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The easiest way to grow herbs is in containers, and a windowsill herb garden is the best way to enjoy fresh herbs all year. See how easy it is to grow a windowsill herb garden–includes planting tips and recommended varieties.
Thank you to Smart Pot® for sponsoring this article.
Choosing Herbs for Your Garden
When planting your windowsill herb garden, it’s important to choose plants with the same growing requirements. I chose herbs that like lots of sun, and planted them together. If you plant sun-loving herbs with shade-loving herbs, part of your garden won’t survive.
Here are some herbs that thrive in the sun:
Another decision is whether you’re going to plant perennials or annuals.
Are you a brand new gardener? Not sure what to plant or when to plant it? I can help.
You’ll find lots of great information in my new book, The First-Time Gardener: Container Food Gardening.
Perennials can be the anchor of your herb garden, since they’ll live for many years. Examples of perennial herbs are rosemary, oregano, sage, thyme, and lavender.
Annuals typically only live for one growing season, so you may want to grow them in succession. This means planting some now, some in a month or two, and so on. That way, you always have herbs that are fresh and growing. Examples of annual herbs are parsley, basil, cilantro, stevia, and epazote.
Best Containers for Herbs
Since I’m growing herbs on my kitchen windowsill, I don’t have a lot of space. These 1 gallon Smart Pots are perfect for my herb garden, and they come in fun colors. Smart Pots are durable fabric planters that are made in the USA. They’re weather-resistant, UV resistant, and come in lots of different sizes.
I’m growing citrus trees, blueberries, and potatoes in my Smart Pots this year. Did I mention that Smart Pots are BPA and lead free? That’s important when you’re growing food, and some of the cheaper brands can’t make that promise.
Oh, and Jonesey loves them (always a bonus).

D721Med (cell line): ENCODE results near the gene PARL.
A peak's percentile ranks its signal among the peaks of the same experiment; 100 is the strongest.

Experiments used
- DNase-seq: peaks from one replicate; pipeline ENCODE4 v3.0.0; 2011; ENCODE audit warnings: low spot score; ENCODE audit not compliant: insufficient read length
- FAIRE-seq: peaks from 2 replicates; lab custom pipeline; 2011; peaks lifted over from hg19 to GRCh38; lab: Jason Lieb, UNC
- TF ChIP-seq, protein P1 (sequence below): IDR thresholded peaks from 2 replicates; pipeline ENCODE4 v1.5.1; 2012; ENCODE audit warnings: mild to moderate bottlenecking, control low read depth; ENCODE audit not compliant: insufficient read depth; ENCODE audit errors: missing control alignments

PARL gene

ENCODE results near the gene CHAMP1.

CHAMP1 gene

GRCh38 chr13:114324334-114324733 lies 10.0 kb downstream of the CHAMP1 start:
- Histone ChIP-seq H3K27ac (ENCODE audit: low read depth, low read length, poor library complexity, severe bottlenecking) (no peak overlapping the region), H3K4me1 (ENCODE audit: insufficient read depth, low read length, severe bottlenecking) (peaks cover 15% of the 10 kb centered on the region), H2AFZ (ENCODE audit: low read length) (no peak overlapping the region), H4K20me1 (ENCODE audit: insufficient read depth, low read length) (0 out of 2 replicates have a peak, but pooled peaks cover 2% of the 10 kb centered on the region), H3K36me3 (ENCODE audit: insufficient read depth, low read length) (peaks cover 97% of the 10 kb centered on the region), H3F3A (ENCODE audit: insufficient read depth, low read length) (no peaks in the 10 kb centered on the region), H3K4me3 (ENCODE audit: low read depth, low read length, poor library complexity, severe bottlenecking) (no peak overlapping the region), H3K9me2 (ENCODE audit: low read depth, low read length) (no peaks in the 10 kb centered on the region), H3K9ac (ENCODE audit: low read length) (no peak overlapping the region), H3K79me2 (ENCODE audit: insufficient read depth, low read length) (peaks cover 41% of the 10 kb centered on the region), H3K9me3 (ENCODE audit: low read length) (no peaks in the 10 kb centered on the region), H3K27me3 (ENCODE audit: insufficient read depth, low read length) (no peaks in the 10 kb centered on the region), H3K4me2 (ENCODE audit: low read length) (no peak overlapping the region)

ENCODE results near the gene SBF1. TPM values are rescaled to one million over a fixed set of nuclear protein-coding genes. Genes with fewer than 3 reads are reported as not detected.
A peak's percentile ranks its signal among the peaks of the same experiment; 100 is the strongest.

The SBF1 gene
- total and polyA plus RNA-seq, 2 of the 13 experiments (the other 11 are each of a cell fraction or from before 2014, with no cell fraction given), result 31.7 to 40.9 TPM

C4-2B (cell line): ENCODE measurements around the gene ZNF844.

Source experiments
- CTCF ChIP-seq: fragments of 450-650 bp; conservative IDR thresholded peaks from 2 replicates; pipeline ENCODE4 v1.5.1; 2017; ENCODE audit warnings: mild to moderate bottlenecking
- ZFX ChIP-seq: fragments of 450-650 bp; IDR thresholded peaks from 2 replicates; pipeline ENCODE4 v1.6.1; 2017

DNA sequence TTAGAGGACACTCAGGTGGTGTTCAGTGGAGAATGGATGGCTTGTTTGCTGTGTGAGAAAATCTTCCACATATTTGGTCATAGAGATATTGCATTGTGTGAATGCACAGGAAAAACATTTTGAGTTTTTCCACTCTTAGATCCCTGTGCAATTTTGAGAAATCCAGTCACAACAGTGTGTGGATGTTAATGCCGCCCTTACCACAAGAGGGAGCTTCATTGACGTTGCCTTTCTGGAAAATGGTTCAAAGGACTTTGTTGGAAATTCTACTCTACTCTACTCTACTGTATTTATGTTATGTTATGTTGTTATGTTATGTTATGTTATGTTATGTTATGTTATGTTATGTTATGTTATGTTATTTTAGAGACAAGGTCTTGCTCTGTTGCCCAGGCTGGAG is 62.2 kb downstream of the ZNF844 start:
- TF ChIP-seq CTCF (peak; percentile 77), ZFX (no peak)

Best Soil for an Indoor Herb Garden
Please don’t scoop up a bunch of dirt from your yard for your herb garden. Garden soil is too dense and could have fungus, microbes, seeds, bugs, or other critters that will damage your plants. Here’s how to choose the best soil for container gardening.
Mix in some of your homemade compost to add extra nutrients to the soil. I like to add a bit of EB Stone Sure Start as well.
A south facing window is the best spot for your herb garden, because it will get the most sunlight there.
While our house faces south, we have a big porch that shades our front windows. So I placed my herbs in an east facing window that gets lots of morning sun.
If your herbs end up getting tall and leggy (lots of stem but not many leaves), they need more sun. Move your herbs to a different window or consider adding a grow light to help them out.
You can combine plants in the same pot, or plant them all in separate containers. This time, I decided to plant a few different varieties together in one Smart Pot. I filled the pot about ⅔ full with a soil/compost blend, then gently eased the plants out of the nursery pots.
See how the roots of the parsley were wrapped around and around inside the nursery pot? This is known as being “root bound.” This happens a lot with plants in plastic, metal, or terracotta planters.
Because Smart Pots are porous, the roots don’t wrap around–they branch out. This is called air pruning, which is a natural and healthy way to promote root growth (and therefore more nutrient absorption). Smart Pots have been studied and proven to improve plant growth.
After you tuck all the herbs into your Smart Pot, there will be some empty spaces in between. An easy way to add soil is to fill up a paper cup, gently tease the plants apart, and sprinkle the soil in. Then gently press down to make sure all the plants are settled, and water.
Watering & Fertilizing
Speaking of watering! Herbs can quickly die from overwatering, especially if they are in a decorative container without drainage holes. Since Smart Pots are made of fabric, their excellent drainage gives them a big advantage over plastic, metal, or terracotta pots.
An important part of container gardening is ensuring your plants have the nutrients they need. Since you’re using quality soil and compost, your herbs won’t need much fertilizer. These organic herb food spikes are easy to use and will give your plants the nutrition they need.
Pests & Diseases
Hopefully you won’t have any trouble with bugs in your windowsill herb garden. The most common pest with indoor plants are fungus gnats, which look like tiny fruit flies. They like wet soil, so be sure to let the soil dry out a bit between watering.
Types of Herb Garden
There are so many wonderful combinations of plants you can use in your herb garden! Here are some of my favorite herb garden ideas:
Italian Herb Garden
Tea Herb Garden
Herbes de Provence Garden
Scarborough Fair Garden
(Get it?!? 😉 )